I thought about the men I know who found themselves unemployed when they had kids. I remembered wondering at the time of their babies' birth if they would become stay at home dads while they looked for work, as I had done. And sitting on the couch last night, reading Sheryl's book, I knew the truth of things. They had not become stay at home dads because they didn't want to be stay at home dads. They hadn't made themselves that because they weren't juggling a mental vortex of cost, responsibility, nature vs. nurture, guilt and a 101 other items that would tell them they couldn't pursue their goals to the full extent because they should care for their babies. They had found the help they needed and went on about achieving personal success.
I had not.
So who's fault is that? I can't blame a male dominated business world for that. I can't say it's all so unfair because the game is rigged when I'm the one who rigged half the game to begin with. Fuck: I forgot to sit at the damn table!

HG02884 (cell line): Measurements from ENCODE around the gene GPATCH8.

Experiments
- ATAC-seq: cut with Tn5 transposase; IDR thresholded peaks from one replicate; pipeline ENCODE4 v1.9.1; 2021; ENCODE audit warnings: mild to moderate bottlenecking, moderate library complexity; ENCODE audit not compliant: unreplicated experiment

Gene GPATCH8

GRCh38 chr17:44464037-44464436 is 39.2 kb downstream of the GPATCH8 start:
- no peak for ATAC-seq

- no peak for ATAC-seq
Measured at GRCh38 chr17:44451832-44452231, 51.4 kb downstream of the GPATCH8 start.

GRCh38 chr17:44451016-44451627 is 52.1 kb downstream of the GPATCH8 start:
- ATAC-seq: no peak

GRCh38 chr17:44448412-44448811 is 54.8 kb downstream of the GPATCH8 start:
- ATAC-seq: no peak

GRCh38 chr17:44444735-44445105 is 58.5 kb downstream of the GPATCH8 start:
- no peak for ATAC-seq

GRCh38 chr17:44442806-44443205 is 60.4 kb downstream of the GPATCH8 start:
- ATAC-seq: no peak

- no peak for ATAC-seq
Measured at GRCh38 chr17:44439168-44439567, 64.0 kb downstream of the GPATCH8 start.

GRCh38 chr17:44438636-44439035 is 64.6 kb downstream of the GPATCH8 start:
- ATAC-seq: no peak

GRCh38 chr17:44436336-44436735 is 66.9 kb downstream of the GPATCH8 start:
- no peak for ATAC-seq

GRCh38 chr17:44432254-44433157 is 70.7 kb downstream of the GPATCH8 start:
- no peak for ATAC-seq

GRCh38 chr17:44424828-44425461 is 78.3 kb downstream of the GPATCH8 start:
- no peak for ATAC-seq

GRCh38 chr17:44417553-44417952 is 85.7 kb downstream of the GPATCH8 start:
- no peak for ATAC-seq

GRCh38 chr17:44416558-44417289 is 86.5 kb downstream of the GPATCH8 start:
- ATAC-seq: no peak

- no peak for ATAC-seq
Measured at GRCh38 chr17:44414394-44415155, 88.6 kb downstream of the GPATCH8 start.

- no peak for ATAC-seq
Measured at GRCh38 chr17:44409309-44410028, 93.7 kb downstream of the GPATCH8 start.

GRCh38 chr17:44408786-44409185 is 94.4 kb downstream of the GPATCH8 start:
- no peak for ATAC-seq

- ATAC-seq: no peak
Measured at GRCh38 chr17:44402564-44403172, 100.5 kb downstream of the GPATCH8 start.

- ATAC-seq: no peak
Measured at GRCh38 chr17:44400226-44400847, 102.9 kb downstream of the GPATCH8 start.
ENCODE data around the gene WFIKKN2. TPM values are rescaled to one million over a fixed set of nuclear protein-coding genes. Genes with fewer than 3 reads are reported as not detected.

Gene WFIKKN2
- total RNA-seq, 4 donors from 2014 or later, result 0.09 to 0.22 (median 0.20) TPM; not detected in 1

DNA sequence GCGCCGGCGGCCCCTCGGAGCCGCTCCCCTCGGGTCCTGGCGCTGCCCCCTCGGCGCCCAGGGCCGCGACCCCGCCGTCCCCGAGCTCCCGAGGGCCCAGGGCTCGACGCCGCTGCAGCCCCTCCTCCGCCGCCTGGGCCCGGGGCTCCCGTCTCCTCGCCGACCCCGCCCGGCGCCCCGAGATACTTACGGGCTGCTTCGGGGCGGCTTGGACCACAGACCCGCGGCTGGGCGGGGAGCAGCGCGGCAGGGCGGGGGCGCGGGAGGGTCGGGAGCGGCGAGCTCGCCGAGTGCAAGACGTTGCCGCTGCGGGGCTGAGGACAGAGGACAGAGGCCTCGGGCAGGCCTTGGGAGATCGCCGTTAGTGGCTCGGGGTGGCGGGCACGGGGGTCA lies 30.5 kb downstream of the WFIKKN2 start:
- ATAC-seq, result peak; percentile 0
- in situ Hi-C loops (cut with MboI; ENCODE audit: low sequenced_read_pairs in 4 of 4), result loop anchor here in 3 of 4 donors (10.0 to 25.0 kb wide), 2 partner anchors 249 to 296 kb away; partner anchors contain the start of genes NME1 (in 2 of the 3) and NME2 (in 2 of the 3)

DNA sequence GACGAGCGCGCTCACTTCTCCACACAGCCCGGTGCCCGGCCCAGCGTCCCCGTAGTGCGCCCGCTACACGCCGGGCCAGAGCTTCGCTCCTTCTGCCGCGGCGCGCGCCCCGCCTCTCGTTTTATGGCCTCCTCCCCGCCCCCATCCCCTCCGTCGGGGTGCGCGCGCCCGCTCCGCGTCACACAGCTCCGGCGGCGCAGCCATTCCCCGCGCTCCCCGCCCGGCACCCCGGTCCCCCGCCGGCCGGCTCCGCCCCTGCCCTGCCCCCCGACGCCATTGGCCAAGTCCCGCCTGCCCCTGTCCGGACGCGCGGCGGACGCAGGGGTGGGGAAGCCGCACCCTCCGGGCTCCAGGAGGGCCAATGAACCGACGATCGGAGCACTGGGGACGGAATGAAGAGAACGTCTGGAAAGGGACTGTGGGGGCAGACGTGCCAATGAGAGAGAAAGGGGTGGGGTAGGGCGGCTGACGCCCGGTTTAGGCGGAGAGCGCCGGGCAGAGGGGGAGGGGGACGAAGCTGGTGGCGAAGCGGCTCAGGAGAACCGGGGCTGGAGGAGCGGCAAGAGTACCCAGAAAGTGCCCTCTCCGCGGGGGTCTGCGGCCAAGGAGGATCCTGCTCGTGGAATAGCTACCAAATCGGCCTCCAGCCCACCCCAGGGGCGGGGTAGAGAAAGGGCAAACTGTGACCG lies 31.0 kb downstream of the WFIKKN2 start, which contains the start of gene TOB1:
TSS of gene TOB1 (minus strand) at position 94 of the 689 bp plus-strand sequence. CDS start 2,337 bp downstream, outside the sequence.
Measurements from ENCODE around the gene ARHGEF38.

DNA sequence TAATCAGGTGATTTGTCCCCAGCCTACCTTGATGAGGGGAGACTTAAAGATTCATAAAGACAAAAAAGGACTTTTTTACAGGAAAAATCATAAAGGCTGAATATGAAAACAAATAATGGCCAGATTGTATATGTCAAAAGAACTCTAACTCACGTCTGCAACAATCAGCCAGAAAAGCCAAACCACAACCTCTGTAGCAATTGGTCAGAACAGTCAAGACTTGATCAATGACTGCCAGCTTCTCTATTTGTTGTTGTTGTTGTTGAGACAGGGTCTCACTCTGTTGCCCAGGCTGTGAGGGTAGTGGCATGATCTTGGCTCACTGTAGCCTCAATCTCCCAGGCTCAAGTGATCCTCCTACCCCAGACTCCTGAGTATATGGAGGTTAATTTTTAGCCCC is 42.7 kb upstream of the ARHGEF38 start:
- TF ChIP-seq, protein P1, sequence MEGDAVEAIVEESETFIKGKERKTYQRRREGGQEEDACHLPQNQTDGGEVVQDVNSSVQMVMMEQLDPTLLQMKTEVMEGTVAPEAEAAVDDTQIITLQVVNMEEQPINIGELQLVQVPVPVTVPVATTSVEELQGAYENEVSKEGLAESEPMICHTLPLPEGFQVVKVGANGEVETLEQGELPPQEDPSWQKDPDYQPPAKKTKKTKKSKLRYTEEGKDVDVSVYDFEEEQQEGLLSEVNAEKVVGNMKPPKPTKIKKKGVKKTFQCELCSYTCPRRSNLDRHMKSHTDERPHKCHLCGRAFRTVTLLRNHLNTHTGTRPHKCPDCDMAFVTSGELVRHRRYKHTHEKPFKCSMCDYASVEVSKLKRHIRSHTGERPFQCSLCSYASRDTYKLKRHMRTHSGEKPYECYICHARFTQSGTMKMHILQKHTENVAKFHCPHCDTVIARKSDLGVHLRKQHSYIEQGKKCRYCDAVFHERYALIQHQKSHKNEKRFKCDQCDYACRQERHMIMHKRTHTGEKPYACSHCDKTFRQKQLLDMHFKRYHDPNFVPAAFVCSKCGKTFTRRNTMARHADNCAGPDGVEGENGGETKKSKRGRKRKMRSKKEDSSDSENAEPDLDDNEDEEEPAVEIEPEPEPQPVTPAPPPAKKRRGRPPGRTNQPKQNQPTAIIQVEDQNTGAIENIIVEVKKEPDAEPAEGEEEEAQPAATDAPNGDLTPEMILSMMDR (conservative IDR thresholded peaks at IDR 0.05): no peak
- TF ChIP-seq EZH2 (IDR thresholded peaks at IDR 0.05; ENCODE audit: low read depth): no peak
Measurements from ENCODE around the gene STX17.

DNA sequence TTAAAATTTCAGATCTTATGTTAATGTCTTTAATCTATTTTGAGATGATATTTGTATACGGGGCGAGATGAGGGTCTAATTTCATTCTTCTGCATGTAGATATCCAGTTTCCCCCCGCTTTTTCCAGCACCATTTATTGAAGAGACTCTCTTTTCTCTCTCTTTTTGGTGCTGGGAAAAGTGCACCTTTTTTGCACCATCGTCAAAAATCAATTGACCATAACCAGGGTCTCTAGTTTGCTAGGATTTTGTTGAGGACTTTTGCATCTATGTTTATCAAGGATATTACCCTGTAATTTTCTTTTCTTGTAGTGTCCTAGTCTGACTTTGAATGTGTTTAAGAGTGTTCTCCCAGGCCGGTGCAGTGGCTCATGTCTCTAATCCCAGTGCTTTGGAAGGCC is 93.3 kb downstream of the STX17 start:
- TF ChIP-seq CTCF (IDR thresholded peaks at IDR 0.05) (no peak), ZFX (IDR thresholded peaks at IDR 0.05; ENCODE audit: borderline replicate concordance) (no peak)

So the first order of business was to write a "thank you blog" to Sheryl Sandberg (check). The next order of business is to get outside help with childcare, not because I've earned it, or want it, or need it. But because that is just the way it's going to be. I will not allow judgement of it to make me subjugate my own self - there will be plenty of that to go around according to chapters 3-11. The third order of business is to decide for myself what the hell I want to be for Halloween and not blame my lame ass costume on the choices someone else made for himself. If I want my costume lame so be it. If I want my costume (or future) fantastic, well that's on me too.
So I will be going as Senator Wendy Davis, real-life supehero. I'll bring my Dandy Husband along to the party, and then I will get a damn job.
Look Sheryl, I'm leaning in!